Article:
Diminutive of “Bridget“, an Irish name meaning “strength” or “exalted one”.

VARIATIONS and NICKNAMES:
Bea, Bedelia, Bee, Biddie, Bidelia, Birdie, Birdy, Breda, Bride, Bridie, Brit, Brita, Britt, Britta, Gitta, Gittan, Gitte, Reeta, Rita, etc.

REFERENCES IN LITERATURE:
– Biddy Branghton, the peevish older daughter of Madame Duval’s (and Evelina’s) cousins, the crude, ill-mannered Branghton clan, in Evelina, or, The History of a Young Lady’s Entrance into the World (1778), by Fanny Burney.
– Biddy Henshawe, an aunt of Willoughby’s intended bride, Miss Sophia Grey, in Jane Austen’s Sense and Sensibility (set between 1792-1797, published in 1811).
– Biddy Ryan, a disreputable old woman Marion Warren tries to help in “May Flowers”, from A Garland for Girls, by Louisa May Alcott, 1887.

Molly

August 4, 2014 § 7 Comments

ORIGIN:
Like “Polly“, a diminutive of “Mary“.

VARIATIONS and NICKNAMES:
Maille, Malle, Manon, Moll, Molle, Mollie, Pol, Pola, Poll, Pollie, Polly, etc.

REFERENCES IN LITERATURE:
Molly, an old serving-woman who works for the Ridd’s, in Lorna Doone, by R.D. Blackmore (written in 1869, set in the 1670s-1680s).
Molly, the cook in the Crawley-Sharp household, who little Master Rawdon loved because she “crammed him with ghost stories at night, and with good things from the dinner”, in Vanity Fair, by William Makepeace Thackeray (published in 1847-48, but set in the 1810s-20s).
Molly Barnet, “a hospital nurse with a heart”, in The Harvester (1911) by Gene Stratton Porter.
“Major” Molly Elliston, whose determination to keep a promise helps save a garrison, in “Major Molly’s Christmas Promise” from Nora Perry’s A Flock of Girls and Boys (1895).
Molly Gair, a resourceful and diligent young lady, in “Molly Gair’s New Dress”, from The Youngest Miss Lorton, and Other Stories by Nora Perry (1889).
Molly Grue, the “drab” who knows quite a lot about unicorns, in the fantasy novel The Last Unicorn (1968) by Peter S. Beagle.
Molly Jameson, Ruth’s aunt, who has borne all that she can bear, in The Harvester.
Molly (Maria) Mirvan, Evelina’s dearest friend, with whom she enters into London society, in Evelina, or, The History of a Young Lady’s Entrance into the World (1778), by Fanny Burney.
Molly (Mary) Porter, a shopgirl Anna Winslow helps in “May Flowers”, from A Garland for Girls, by Louisa May Alcott, 1887.
Molly Price, one of the guests the Lambert children invite for dinner, in “The Thanksgiving Guest”, from A Flock of Girls and Boys.

WRITERS:
– Molly Childers (1875-1964), Irish activist and writer.
– Molly Holden (1927-1981), English poet.
– Molly Ivins (1944-2007), American writer, political critic, and humorist.
– Molly Kazan (1906-1963), American dramatist and playwright.
– Molly Keane (1904-1996), Irish novelist and playwright.
– Molly Lefebure (1919-2013), English writer.
– Molly Elliot Seawell (1860-1916), American historian and writer.
– Molly Weir (1910-2004), Scottish actress and memoirist.

Polly

August 4, 2014 § 3 Comments

ORIGIN:
Variant of “Molly“, a diminutive of “Mary“. Sometimes used as a diminutive of “Pauline“, “Paulette”, etc.

VARIATIONS and NICKNAMES:
Moll, Mollie, Molly, Paula, Pol, Pola, Poll, Pollie, etc.

REFERENCES IN LITERATURE:
Polly, one of the Lexington girls clamoring to partner with Rab at the Silsbee country dance in Johnny Tremain by Esther Forbes (written in 1943; set during the years leading up to the American Revolutionary War, 1773-1775).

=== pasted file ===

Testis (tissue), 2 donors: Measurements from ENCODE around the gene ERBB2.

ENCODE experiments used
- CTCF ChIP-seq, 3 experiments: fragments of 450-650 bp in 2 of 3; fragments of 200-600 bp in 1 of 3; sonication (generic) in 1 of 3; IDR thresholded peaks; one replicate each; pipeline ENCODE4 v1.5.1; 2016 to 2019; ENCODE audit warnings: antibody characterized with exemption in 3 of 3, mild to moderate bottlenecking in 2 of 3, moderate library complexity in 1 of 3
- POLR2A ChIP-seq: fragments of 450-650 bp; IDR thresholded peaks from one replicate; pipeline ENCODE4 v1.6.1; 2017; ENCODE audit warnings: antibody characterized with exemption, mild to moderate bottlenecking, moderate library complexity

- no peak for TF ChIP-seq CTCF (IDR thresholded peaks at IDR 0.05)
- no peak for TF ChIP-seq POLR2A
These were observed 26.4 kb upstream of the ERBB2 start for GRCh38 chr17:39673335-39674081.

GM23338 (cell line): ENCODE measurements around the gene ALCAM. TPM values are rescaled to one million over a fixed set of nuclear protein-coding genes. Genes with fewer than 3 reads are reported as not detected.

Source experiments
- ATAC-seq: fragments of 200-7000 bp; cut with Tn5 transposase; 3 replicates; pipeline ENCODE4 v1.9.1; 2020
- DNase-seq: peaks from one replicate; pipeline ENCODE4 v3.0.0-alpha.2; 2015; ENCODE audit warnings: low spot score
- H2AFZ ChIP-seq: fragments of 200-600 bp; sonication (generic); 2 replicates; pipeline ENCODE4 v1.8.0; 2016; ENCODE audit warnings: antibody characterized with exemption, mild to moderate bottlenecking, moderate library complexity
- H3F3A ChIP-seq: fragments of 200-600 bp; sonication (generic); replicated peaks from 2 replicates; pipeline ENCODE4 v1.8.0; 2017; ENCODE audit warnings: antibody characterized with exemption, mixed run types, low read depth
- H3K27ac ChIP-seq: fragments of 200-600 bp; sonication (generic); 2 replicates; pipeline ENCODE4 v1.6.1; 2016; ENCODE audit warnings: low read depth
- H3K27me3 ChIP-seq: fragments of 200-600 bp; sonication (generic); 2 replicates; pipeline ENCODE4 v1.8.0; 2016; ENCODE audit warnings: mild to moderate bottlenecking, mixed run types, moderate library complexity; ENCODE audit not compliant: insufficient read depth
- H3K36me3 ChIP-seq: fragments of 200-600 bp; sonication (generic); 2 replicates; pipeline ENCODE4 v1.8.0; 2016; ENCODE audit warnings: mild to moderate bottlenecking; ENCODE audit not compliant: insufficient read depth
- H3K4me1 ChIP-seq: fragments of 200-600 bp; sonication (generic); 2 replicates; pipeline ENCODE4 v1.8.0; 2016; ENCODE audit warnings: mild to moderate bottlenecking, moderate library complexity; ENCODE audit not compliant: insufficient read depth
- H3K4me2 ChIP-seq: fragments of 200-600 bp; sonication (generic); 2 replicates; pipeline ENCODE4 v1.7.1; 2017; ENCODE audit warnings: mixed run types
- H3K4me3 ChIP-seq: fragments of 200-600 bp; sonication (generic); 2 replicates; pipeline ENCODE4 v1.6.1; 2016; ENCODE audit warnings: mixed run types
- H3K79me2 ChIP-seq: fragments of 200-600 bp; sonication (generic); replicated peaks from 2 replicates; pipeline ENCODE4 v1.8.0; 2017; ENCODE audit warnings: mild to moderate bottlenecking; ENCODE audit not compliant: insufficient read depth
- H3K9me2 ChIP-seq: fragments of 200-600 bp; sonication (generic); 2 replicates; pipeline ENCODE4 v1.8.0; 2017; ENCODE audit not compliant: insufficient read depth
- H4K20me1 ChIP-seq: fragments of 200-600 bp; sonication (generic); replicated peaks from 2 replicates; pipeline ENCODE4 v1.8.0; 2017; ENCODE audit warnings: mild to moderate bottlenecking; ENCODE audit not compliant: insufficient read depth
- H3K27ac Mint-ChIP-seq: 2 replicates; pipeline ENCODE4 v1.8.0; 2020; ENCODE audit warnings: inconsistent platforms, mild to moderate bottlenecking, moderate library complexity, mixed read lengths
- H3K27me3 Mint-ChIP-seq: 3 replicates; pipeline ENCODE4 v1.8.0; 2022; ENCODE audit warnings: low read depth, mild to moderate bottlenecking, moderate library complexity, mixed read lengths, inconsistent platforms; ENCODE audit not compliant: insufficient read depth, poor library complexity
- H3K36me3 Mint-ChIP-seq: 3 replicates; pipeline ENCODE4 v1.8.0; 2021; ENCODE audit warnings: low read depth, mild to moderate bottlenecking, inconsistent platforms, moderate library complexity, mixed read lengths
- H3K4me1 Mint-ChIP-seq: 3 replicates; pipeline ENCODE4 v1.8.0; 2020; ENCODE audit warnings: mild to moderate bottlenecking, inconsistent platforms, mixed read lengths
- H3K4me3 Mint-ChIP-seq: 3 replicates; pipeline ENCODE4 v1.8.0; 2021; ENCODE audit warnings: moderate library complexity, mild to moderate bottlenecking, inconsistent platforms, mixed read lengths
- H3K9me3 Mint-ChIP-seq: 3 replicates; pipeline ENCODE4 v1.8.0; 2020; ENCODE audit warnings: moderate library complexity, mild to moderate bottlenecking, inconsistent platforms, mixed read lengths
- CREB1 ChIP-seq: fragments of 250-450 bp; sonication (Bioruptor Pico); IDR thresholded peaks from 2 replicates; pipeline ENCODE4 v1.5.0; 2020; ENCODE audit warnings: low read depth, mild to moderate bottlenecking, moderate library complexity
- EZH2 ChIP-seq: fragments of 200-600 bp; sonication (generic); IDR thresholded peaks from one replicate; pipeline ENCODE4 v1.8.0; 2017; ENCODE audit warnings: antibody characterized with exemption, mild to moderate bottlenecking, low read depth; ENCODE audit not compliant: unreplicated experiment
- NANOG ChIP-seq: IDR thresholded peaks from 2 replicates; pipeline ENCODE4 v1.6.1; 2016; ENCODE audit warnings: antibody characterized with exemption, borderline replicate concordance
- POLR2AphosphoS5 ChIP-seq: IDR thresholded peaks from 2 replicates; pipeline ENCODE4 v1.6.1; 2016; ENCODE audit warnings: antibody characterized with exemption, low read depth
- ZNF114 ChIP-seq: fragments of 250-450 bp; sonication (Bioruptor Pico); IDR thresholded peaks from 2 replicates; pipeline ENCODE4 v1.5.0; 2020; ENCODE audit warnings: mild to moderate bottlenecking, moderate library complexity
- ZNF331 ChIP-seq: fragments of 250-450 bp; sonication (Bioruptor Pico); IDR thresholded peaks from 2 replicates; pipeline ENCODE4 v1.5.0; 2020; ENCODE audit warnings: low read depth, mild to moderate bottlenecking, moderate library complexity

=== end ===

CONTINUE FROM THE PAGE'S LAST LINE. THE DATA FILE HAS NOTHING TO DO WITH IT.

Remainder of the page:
Polly (Mary) Clapp, daughter of the Sedley’s landlord, who bestows on Dobbin the nickname “Major Sugarplums” owing to his habit of bringing gifts for all at every visit to the house,  in Vanity Fair, by William Makepeace Thackeray (published in 1847-48, but set in the 1810s-20s).
Polly Branghton (sometimes called “Poll“), the youngest child of Madame Duval’s (and Evelina’s) cousins, the crude, ill-mannered Branghton clan, in Evelina, or, The History of a Young Lady’s Entrance into the World (1778), by Fanny Burney.
Polly Green, the nurse’s daughter passed off as the child of Sir John Belmont, in Evelina, or, The History of a Young Lady’s Entrance into the World.
Polly Moore, daughter of a chandler’s-shop woman, who Madame Duval uses as an example of how much life in Paris can “improve” a young lady, in Evelina, or, The History of a Young Lady’s Entrance into the World.
Polly Price, a generous little girl who learns about Valentines in “Polly’s Valentine” from Nora Perry’s A Flock of Girls and Boys (1895).
Polly Snowe, one of Farmer Nicholas’ three lively, comely daughters, in Lorna Doone, by R.D. Blackmore (written in 1869, set in the 1670s-1680s).
Polly Talboys, a village girl who lives near Queen’s Crawley, in Vanity Fair.

QUOTATIONS:
– The nursery rhyme “Polly Put the Kettle On“, published in 1797: “Polly put the kettle on, / We’ll all have tea.”

Clement

August 2, 2014 § 1 Comment

ORIGIN:
English version of the Latin “Clemens” or “Clementius”, meaning “merciful” or “gentle”.

VARIATIONS and NICKNAMES:
Clem, Clemens, Clemente, Klement, Klemens, etc.

REFERENCES IN LITERATURE:
– Clement William Sheepshanks, Earl of Southdown, brother to Lady Emily and Lady Jane Sheepshanks in Vanity Fair, by William Makepeace Thackeray (published in 1847-48, but set in the 1810s-20s).
– Sir Clement Willoughby, the insistent rouge (perhaps the original “NiceGuyTM”) who forces his attentions on Miss Anville, in Evelina, or, The History of a Young Lady’s Entrance into the World (1778), by Fanny Burney.

AUTHORS:
– Clement Clarke Moore (1779-1863), American theologian and poet.